Results for 'Symbols'

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  1. The Symbolic-Consequences Argument in the Sex Robot Debate.John Danaher - 2017 - In John Danaher & Neil McArthur (eds.), Robot Sex: Social and Ethical Implications. Cambridge, MA: MIT Press.
    This chapter examines a common objection to sex robots: the symbolic-consequences argument. According to this argument sex robots are problematic because they symbolise something disturbing about our attitude to sex-related norms such as consent and the status of our sex partners, and because of the potential consequences of this symbolism. After formalising this objection and considering several real-world uses of it, the chapter subjects it to critical scrutiny. It argues that while there are grounds for thinking that sex robots could (...)
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  2.  50
    The evolution of the symbolic sciences.Nathalie Gontier - 2024 - In Nathalie Gontier, Andy Lock & Chris Sinha (eds.), The Oxford Handbook of Human Symbolic Evolution. OUP. pp. 27-70.
    Aspects of human symbolic evolution are studied by scholars active in a variety of fields and disciplines in the life and the behavioral sciences as well as the scientific-philosophical, sociological, anthropological, and linguistic sciences. These fields and disciplines all take on an evolutionary approach to the study of human symbolism, but scholars disagree in their theoretical and methodological attitudes. Theoretically, symbolism is defined differentially as knowledge, behavior, cognition, culture, language, or social group living. Methodologically, the diverse symbolic evolution sciences establish (...)
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  3. Mathematical symbols as epistemic actions.Johan De Smedt & Helen De Cruz - 2013 - Synthese 190 (1):3-19.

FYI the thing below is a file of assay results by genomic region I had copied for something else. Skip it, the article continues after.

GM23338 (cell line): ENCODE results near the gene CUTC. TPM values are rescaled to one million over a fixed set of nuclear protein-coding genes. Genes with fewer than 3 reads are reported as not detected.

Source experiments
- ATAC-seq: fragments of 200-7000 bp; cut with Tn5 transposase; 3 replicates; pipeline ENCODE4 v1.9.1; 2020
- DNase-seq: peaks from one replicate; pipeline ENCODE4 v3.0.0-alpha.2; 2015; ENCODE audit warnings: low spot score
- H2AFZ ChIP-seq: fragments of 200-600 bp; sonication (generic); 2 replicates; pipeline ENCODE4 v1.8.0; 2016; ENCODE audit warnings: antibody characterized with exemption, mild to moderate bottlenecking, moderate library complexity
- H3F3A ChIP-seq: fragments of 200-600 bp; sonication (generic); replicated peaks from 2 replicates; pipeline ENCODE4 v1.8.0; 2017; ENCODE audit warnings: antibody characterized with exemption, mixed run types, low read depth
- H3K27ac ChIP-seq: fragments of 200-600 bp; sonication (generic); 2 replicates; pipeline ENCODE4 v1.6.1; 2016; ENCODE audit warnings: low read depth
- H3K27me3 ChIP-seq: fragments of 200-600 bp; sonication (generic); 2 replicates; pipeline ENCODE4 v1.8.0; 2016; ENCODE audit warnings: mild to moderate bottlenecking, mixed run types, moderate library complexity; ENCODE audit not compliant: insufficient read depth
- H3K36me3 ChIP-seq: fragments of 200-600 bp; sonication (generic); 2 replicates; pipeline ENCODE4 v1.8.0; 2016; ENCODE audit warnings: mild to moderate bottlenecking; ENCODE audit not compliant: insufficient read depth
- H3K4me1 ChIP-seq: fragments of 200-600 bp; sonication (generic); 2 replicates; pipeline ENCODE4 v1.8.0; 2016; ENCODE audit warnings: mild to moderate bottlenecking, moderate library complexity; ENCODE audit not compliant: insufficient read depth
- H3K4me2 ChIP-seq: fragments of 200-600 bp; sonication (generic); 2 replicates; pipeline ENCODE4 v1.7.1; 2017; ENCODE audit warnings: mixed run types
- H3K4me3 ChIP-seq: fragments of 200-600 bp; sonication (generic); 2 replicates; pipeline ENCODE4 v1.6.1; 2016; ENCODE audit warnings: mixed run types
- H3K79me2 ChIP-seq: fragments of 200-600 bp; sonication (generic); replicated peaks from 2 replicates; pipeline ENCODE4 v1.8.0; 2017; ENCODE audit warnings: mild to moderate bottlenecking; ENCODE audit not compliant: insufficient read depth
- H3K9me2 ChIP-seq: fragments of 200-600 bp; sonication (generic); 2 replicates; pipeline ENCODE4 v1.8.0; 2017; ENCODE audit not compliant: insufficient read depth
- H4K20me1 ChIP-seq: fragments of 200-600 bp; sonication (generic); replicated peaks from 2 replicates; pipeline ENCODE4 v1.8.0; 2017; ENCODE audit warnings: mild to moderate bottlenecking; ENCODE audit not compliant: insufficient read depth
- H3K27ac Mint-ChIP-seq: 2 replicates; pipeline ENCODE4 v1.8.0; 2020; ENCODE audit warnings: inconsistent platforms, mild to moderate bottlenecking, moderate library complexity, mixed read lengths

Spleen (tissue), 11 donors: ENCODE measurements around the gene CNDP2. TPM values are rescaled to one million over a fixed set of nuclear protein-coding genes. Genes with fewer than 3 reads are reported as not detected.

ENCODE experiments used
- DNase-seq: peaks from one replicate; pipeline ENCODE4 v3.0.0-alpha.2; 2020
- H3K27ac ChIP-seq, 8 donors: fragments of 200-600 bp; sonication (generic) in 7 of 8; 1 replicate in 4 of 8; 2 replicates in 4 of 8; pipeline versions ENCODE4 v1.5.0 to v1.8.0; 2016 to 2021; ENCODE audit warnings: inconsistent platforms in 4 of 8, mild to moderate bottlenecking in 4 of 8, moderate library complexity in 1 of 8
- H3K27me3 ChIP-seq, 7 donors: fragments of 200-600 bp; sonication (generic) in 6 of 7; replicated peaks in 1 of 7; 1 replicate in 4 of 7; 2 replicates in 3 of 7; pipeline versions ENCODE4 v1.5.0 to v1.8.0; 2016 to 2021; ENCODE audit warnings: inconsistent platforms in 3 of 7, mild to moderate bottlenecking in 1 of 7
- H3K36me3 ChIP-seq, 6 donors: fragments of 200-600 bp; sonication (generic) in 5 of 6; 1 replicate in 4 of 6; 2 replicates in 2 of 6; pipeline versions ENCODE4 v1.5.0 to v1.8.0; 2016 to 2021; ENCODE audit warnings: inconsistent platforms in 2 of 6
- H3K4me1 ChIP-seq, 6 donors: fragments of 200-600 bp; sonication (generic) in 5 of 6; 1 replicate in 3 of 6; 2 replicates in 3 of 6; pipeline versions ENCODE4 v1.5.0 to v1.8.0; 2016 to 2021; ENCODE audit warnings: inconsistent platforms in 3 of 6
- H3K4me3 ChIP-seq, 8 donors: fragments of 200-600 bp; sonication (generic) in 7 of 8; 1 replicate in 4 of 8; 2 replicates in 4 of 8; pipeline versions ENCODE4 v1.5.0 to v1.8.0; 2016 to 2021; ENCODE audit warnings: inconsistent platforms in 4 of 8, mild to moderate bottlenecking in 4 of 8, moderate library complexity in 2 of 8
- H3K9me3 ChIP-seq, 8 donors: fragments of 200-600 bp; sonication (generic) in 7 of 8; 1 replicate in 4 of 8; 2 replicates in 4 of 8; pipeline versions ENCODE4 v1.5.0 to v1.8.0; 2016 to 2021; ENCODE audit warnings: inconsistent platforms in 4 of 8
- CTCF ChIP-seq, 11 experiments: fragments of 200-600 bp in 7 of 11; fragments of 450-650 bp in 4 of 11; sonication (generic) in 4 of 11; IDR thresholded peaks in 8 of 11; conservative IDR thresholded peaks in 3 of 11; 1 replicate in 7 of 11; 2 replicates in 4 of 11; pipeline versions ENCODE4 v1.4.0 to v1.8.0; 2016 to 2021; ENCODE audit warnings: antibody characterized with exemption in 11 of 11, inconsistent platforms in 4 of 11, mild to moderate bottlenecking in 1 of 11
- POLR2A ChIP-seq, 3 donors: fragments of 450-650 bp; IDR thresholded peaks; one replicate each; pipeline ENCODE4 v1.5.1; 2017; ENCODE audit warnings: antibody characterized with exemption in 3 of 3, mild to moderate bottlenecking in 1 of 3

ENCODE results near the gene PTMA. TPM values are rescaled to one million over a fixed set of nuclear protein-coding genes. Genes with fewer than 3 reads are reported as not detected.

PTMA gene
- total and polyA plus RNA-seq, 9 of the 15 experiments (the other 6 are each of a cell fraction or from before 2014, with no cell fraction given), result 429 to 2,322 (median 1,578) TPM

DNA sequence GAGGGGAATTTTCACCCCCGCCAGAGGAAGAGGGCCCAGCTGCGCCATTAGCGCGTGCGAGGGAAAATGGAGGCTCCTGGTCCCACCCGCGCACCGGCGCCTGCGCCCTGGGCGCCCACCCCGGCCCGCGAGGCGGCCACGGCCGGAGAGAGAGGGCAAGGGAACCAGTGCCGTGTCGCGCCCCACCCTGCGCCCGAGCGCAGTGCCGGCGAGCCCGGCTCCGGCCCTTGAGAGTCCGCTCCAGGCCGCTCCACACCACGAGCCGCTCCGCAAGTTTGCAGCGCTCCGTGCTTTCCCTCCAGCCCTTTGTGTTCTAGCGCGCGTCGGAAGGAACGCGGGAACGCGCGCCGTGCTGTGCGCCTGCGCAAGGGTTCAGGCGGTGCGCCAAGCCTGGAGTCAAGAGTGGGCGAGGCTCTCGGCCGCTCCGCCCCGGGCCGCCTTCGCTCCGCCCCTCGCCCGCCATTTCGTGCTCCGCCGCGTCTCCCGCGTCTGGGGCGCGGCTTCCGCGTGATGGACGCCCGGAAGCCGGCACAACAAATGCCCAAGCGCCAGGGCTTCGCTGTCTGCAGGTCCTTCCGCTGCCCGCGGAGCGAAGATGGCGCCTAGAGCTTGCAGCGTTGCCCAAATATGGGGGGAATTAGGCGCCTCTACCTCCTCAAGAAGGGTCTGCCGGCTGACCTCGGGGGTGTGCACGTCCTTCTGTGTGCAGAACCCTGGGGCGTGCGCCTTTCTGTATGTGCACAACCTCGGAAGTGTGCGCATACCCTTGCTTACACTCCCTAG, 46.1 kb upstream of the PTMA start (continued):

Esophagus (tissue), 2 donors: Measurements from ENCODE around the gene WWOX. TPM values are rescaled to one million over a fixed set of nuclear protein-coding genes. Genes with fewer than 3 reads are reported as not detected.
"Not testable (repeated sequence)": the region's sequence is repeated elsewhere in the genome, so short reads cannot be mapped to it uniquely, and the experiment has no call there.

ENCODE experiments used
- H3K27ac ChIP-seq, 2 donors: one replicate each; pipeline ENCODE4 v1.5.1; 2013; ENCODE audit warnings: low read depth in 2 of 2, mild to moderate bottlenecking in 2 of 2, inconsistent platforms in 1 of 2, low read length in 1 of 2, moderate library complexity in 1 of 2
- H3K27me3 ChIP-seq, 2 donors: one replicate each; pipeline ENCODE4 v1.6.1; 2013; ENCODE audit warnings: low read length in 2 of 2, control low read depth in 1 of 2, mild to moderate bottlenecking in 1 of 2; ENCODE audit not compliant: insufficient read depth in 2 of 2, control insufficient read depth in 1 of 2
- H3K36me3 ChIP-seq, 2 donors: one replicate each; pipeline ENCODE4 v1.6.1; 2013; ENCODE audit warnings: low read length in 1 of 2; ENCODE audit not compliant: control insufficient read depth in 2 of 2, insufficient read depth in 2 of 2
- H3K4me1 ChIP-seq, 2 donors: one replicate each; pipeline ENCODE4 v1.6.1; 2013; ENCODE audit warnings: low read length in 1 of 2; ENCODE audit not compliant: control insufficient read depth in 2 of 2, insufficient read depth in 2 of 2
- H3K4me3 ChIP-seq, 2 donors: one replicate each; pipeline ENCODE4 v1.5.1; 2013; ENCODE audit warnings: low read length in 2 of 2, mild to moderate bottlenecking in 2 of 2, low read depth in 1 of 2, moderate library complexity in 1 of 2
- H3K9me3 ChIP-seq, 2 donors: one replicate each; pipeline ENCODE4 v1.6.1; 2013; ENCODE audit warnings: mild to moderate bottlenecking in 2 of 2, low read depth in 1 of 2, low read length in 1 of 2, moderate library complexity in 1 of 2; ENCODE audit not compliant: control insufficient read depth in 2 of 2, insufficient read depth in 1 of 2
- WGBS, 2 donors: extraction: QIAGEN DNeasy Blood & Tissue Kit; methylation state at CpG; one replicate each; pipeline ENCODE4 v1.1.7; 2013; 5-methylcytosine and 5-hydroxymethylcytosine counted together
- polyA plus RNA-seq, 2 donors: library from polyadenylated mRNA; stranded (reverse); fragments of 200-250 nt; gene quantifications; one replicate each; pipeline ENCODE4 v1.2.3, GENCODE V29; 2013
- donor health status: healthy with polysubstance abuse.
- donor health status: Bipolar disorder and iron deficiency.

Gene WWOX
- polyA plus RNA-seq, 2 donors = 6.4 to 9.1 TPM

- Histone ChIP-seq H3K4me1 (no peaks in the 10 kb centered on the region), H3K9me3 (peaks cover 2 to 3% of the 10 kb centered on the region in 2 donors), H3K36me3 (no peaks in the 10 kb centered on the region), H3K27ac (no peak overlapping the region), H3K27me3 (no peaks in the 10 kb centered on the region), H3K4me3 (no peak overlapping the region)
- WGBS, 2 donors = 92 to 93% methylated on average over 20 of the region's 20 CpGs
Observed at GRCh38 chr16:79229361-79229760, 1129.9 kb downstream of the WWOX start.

Recent experimental evidence from developmental psychology and cognitive neuroscience indicates that humans are equipped with unlearned elementary mathematical skills. However, formal mathematics has properties that cannot be reduced to these elementary cognitive capacities. The question then arises how human beings cognitively deal with more advanced mathematical ideas. This paper draws on the extended mind thesis to suggest that mathematical symbols enable us to delegate some mathematical operations to the external environment. In this view, mathematical symbols are not only (...)
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  4. Symbolic belief in social cognition.Evan Westra - 2023 - Philosophical Perspectives 37 (1):388-408.
    Keeping track of what others believe is a central part of human social cognition. However, the social relevance of those beliefs can vary a great deal. Some belief attributions mostly tell us about what a person is likely to do next. Other belief attributions tell us more about a person's social identity. In this paper, I argue that we cope with this challenge by employing two distinct concepts of belief in our everyday social interactions. The epistemic concept of belief is (...)
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  5. The Iconic-Symbolic Spectrum.Gabriel Greenberg - 2023 - Philosophical Review 132 (4):579-627.
    It is common to distinguish two great families of representation. Symbolic representations include logical and mathematical symbols, words, and complex linguistic expressions. Iconic representations include dials, diagrams, maps, pictures, 3-dimensional models, and depictive gestures. This essay describes and motivates a new way of distinguishing iconic from symbolic representation. It locates the difference not in the signs themselves, nor in the contents they express, but in the semantic rules by which signs are associated with contents. The two kinds of rule (...)
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  6. From symbols to knowledge systems: A. Newell and H. A. Simon's contribution to symbolic AI.Luis M. Augusto - 2021 - Journal of Knowledge Structures and Systems 2 (1):29 - 62.
    A. Newell and H. A. Simon were two of the most influential scientists in the emerging field of artificial intelligence (AI) in the late 1950s through to the early 1990s. This paper reviews their crucial contribution to this field, namely to symbolic AI. This contribution was constituted mostly by their quest for the implementation of general intelligence and (commonsense) knowledge in artificial thinking or reasoning artifacts, a project they shared with many other scientists but that in their case was theoretically (...)
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  7. Symbol grounding in computational systems: A paradox of intentions.Vincent C. Müller - 2009 - Minds and Machines 19 (4):529-541.